Up and down the train the slobbering monsters and the wily tallboys lurched and jumped and scrambled to get a grip as the cars rumbled past.
One side-gunner screamed as a hairy clawed arm wedged suddenly in his view-port. The arm twitched and writhed and then a lipless grinning face appeared outside, hollow eyes of black rising slowly into view as the tallboy pulled itself alongside the train. The gunner grabbed his side arm and with demonstrative anger he pushed the barrel through the tiny steel window and fired round after round into the tallboy’s head, a lurching feeling of cheating on a spelling test rumbling in his stomach.
Ruttiger rolled along the train top as the tallboy used its distance to toy with him, gripping with various legs and stabbing down with others. It leered at Ruttiger, like he was a beetle being tortured by a little boy. Its dark red teeth were dripping with foam as it smiled, thinking itself safe, enjoying the elf’s antics.
It didn’t notice Figgy creeping up near one of its furthest legs. Getting a good grip on the side of the train, Figgy pulled himself forward and sliced down on the leg with all of his weight, severing it in a spray of thick black blood and leaving behind a hook hand dangling on the rail. Furious, the thing raged, no longer playing, all legs engaging in battle. It was like seven monsters fighting at once and despite blocking and ducking a few blows, one sharp claw managed to pierce through Ruttiger’s shoulder, his body spasming as the hairy hook drove through bone and muscle and pinned into the train car underneath.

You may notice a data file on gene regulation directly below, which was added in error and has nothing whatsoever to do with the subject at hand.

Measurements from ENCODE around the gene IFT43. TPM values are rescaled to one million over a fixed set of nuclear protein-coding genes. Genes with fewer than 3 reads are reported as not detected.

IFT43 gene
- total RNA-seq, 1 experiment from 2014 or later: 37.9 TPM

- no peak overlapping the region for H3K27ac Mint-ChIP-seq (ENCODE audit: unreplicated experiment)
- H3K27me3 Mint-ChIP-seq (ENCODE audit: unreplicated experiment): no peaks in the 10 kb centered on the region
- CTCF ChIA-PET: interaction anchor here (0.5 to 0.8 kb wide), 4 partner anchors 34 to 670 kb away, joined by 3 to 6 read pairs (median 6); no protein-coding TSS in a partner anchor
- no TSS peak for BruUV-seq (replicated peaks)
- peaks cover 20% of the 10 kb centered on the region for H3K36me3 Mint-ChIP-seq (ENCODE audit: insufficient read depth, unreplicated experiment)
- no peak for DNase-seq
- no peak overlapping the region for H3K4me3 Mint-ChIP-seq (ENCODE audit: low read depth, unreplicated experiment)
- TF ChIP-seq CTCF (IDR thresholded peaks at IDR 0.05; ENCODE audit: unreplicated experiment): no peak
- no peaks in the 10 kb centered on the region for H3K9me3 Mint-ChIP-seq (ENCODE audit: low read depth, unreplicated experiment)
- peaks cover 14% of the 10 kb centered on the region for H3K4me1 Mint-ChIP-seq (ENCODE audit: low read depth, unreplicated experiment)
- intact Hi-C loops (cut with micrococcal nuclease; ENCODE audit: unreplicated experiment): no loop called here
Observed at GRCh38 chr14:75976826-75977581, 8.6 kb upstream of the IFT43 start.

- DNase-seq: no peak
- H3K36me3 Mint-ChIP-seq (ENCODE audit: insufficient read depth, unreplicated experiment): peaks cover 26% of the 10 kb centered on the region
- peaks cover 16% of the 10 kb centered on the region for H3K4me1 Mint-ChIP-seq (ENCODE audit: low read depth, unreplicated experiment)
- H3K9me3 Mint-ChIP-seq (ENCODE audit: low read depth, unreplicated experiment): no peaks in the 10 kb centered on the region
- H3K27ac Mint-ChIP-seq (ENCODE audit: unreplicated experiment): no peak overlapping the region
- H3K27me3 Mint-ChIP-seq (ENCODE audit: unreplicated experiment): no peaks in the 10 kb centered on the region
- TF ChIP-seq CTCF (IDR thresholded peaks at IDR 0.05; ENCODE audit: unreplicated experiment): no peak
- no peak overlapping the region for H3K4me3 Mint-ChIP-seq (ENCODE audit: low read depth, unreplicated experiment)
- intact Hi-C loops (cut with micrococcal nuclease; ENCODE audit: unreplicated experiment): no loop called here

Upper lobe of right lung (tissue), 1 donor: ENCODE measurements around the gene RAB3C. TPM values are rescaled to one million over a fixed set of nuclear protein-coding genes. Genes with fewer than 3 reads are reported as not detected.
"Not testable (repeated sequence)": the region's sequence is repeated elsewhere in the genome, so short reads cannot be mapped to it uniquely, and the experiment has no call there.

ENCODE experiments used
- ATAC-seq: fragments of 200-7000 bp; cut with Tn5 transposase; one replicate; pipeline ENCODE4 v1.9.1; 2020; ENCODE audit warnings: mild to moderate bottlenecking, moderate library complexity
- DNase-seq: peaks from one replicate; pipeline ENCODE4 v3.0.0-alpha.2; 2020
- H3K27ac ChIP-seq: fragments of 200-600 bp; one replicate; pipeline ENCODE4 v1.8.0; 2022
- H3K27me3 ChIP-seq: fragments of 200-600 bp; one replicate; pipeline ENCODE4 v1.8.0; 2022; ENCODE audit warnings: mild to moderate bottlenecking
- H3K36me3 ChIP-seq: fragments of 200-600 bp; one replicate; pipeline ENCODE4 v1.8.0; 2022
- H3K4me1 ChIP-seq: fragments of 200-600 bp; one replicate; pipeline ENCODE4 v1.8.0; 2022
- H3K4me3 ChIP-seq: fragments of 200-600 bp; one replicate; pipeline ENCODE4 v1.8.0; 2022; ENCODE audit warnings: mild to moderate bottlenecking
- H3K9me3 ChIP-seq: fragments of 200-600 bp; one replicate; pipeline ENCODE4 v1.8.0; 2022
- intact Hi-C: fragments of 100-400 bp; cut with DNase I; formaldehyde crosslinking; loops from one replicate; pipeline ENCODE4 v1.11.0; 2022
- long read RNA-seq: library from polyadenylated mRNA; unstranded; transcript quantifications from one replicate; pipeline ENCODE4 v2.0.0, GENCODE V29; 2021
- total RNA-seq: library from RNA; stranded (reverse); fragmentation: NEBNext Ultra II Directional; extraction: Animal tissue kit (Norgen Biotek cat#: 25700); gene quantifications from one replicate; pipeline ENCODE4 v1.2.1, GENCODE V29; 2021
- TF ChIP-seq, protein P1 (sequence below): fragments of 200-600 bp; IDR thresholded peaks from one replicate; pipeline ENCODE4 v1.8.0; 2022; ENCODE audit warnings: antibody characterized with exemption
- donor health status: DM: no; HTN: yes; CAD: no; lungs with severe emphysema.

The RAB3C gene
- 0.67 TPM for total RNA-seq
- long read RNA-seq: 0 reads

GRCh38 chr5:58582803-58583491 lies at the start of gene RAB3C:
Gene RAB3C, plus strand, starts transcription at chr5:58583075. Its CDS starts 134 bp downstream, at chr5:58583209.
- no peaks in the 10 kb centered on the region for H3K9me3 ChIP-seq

Further down the train the wood was splintered at the corner of one cargo car where a snouted thing with tusks like a boar was pushing its mouth into the opening, tongue trying to reach the presents wrapped in shining paper inside. Two elves moved to close, one prying its mouth away, the other going towards the body for a kill. The tusked thing fell, screeching, to the side of the train and both elves thought of Joshua Olsen punching his little sister.
Screaming out a warning one elf fired at a rare flying beast, some sort of sleek leech with leathery wings, and he managed to tear the thing apart before it could attack. And with every round that punctured the flying beast the elf found himself disoriented and thinking about blaming friends for the broken windows in the garage.